Picture it: October 31, 1970, just about dark. Joel Rollins is applying some last minute upgrades to his Halloween costume. Dark sweats, red cape — check. But the mask has got to go. A mangled pair of black glasses — better. Deftly, he fashions two letters out of duct tape and smooths them onto his sweatshirt. He’s the only trick or treater who offers to come in and fix your VCR. He’s AV Man!
Kind of makes my career in AV seem like destiny, doesn’t it? I still fix the odd vintage gadget for old times’ sake (especially when rewarded with candy), but today I’m here to distribute the treats. And/or tricks. And some suggestions for our readers’ Halloween costumes.
The 2014 round of audio video trade shows wrapped up in September, and we’ve had awhile to reflect on the products and trends that were introduced this year. Were there any genuine treats for those of us who sell, rent or work in AV? Did we find any lumps of coal in our stockings ?…Wait, wrong holiday.
What tricks (or treats) will this mean for us this Halloween?And, equally pressing, can we provide some suggestions for answering the eternal Halloween question: What does an AV person go as?
Well, to start with, a classic for this year is “Standard Zombie.” Not to be confused with the zombies so popular on television today, not only are Standard Zombies always decomposing, they are forced to carry a huge bag of three letter abbreviations around with them for trick-or-treat. The treat associated with this costume is a whole new fleet of equipment to accommodate standards.The trick (as always) is to re-engineer an existing fleet to accommodate a standard which may or may not “take.”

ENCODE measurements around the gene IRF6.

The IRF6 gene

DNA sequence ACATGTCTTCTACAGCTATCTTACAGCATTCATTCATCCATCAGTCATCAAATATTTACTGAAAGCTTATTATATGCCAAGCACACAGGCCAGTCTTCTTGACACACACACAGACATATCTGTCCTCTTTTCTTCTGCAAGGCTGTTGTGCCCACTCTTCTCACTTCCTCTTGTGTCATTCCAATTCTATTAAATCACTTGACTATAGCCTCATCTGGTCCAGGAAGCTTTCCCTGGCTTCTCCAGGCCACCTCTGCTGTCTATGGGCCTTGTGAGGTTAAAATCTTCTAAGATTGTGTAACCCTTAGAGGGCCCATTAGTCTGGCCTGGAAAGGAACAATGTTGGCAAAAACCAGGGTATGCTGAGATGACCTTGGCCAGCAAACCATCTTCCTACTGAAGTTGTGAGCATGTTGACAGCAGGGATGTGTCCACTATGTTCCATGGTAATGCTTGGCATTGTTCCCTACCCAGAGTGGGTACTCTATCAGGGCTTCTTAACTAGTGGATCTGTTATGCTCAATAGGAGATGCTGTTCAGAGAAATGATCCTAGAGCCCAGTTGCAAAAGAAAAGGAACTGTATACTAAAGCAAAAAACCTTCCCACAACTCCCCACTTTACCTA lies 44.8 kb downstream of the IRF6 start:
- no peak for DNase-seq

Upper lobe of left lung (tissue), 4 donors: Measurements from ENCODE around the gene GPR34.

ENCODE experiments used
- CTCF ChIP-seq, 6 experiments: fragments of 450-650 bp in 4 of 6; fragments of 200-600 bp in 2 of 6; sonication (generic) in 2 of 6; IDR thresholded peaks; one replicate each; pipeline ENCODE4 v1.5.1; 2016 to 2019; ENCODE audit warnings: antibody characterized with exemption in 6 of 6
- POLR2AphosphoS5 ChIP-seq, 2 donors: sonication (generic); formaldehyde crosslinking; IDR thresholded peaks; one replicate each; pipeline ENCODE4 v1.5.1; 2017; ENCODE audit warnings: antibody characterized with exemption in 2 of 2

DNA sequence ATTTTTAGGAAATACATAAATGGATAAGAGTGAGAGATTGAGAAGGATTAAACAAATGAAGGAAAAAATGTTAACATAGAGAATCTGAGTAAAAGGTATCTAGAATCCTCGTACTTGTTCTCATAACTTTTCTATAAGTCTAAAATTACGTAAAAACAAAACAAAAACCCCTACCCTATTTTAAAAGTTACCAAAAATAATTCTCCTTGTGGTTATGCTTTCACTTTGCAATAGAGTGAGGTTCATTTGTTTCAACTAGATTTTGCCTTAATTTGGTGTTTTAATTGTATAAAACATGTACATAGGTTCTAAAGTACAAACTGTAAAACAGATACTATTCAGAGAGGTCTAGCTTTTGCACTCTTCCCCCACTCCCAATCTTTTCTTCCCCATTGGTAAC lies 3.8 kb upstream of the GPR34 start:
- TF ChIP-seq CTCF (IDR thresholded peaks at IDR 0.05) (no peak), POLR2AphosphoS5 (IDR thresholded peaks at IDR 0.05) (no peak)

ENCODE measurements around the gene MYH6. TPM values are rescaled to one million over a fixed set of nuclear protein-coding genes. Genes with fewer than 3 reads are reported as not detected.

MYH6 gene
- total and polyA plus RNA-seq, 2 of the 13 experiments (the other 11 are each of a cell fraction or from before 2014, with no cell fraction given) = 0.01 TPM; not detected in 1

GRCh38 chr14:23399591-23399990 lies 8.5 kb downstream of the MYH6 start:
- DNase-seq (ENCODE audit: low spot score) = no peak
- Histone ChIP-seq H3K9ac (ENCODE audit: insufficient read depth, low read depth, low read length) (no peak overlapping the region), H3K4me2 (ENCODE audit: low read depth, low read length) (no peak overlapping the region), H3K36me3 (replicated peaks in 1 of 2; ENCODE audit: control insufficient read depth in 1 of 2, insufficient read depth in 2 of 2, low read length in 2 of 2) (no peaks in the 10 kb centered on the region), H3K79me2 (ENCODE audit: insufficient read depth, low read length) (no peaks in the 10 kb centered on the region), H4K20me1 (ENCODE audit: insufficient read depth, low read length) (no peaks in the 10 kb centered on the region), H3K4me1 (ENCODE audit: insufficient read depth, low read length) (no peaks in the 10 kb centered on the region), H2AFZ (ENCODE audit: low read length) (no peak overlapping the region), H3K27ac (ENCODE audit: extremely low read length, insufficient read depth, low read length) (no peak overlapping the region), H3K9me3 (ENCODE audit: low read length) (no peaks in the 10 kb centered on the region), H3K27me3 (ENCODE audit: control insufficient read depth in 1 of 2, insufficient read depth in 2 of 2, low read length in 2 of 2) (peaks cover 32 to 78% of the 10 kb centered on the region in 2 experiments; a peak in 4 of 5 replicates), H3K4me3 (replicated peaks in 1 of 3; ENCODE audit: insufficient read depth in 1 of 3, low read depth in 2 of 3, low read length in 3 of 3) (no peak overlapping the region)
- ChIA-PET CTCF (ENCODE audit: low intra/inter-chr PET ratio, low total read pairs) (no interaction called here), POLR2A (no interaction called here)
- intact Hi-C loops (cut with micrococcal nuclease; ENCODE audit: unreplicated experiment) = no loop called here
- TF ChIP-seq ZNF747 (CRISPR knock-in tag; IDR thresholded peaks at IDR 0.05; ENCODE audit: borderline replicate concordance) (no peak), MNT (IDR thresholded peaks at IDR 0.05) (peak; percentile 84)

Another great costume is the “Phantom Exhibitor”made popular at InfoComm 2014 this year by Microsoft. The truly efficient thing about this character is that it isn’t necessary to make a costume at all. Wear a Microsoft T-shirt, hide in the shrubs when they open the door and tell them that unless they give you a treat they will see you next year.
“Home Theater Man” would be another cool get-up. Go dressed in a Best Buy uniform, and offer to help your unsuspecting victims integrate their home theater. This is actually giving them a treat. Then, for the trick, offer to help them with their boardroom. This should scare the living daylights out of them, and woe be to any CIOs it doesn’t scare.
For something topical, how about “BYOD Gremlin?” Festoon yourself with mobile devices, wrapped in miles of wires with proprietary connectors. Tell them that unless they give you a treat you will spend the next ten days trying to integrate your phone with their projector to watch YouTube. Leave anytime you want, with the job undone, telling them that you need to contact the manufacturer for their drivers. (Just don’t put this little job on your resume.)
P.S. – If you’ll indulge me, I’d like to take a minute to remember Everett Hall, founder of Everett Hall Associates, and my mentor and friend. Ev’s birthday was October 31. Happy birthday, Ev. I know you’re working that great gig in the sky. And to all you AV guys and gals out there — Happy Halloween!